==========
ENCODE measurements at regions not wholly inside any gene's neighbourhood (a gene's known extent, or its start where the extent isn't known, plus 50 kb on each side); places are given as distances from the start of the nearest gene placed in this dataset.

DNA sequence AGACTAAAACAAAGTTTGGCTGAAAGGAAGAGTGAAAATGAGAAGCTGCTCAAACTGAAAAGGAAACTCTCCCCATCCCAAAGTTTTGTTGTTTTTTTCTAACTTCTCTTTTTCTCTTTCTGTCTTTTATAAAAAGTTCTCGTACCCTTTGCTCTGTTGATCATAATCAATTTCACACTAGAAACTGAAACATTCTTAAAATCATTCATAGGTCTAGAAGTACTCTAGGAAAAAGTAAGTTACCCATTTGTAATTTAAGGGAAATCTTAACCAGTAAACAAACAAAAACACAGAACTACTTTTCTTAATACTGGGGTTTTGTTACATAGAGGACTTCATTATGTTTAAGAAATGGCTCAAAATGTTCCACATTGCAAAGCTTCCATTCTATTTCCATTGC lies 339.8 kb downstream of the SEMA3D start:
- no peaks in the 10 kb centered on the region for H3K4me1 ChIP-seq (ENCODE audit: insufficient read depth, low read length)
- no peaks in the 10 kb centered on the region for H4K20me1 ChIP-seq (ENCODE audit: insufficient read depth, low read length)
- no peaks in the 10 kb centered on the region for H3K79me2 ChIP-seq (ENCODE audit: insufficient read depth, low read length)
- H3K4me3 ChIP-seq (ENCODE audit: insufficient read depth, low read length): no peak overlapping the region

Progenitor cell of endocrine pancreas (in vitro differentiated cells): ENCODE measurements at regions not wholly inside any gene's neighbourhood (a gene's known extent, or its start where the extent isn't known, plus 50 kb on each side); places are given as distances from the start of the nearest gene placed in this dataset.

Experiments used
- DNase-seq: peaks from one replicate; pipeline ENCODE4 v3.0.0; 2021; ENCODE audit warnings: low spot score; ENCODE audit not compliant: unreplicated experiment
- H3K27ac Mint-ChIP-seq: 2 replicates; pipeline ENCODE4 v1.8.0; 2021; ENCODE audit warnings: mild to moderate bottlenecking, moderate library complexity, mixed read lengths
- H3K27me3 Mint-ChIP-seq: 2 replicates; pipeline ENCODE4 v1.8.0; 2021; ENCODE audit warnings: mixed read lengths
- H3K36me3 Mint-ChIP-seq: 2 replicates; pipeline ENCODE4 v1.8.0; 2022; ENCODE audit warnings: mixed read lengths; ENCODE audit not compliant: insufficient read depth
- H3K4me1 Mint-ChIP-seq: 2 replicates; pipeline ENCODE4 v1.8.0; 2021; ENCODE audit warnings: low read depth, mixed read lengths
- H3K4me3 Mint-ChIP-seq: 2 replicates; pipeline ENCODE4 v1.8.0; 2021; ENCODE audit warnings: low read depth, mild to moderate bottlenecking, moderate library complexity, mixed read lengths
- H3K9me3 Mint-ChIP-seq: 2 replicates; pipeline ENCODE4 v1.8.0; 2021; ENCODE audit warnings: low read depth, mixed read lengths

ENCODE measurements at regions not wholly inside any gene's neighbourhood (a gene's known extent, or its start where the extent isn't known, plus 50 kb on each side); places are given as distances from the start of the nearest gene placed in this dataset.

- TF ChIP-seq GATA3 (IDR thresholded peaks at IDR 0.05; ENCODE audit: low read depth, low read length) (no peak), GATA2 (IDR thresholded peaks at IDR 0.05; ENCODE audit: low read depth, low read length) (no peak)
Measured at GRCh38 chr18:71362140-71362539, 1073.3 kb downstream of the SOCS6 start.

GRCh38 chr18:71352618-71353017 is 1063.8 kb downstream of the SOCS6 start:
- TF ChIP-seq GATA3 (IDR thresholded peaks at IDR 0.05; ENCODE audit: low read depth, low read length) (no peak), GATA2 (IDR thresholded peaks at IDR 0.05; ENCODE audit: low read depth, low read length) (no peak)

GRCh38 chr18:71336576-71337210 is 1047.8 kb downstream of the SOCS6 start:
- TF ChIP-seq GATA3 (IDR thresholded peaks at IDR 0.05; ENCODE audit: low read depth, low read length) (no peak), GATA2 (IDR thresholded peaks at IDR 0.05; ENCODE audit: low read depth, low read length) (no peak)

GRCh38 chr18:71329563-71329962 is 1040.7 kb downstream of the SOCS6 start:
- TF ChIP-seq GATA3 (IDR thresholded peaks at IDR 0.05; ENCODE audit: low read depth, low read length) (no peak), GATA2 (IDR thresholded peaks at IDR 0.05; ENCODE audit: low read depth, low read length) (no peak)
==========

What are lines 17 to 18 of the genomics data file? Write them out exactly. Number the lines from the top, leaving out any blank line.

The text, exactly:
- TF ChIP-seq GATA3 (IDR thresholded peaks at IDR 0.05; ENCODE audit: low read depth, low read length) (no peak), GATA2 (IDR thresholded peaks at IDR 0.05; ENCODE audit: low read depth, low read length) (no peak)
Measured at GRCh38 chr18:71362140-71362539, 1073.3 kb downstream of the SOCS6 start.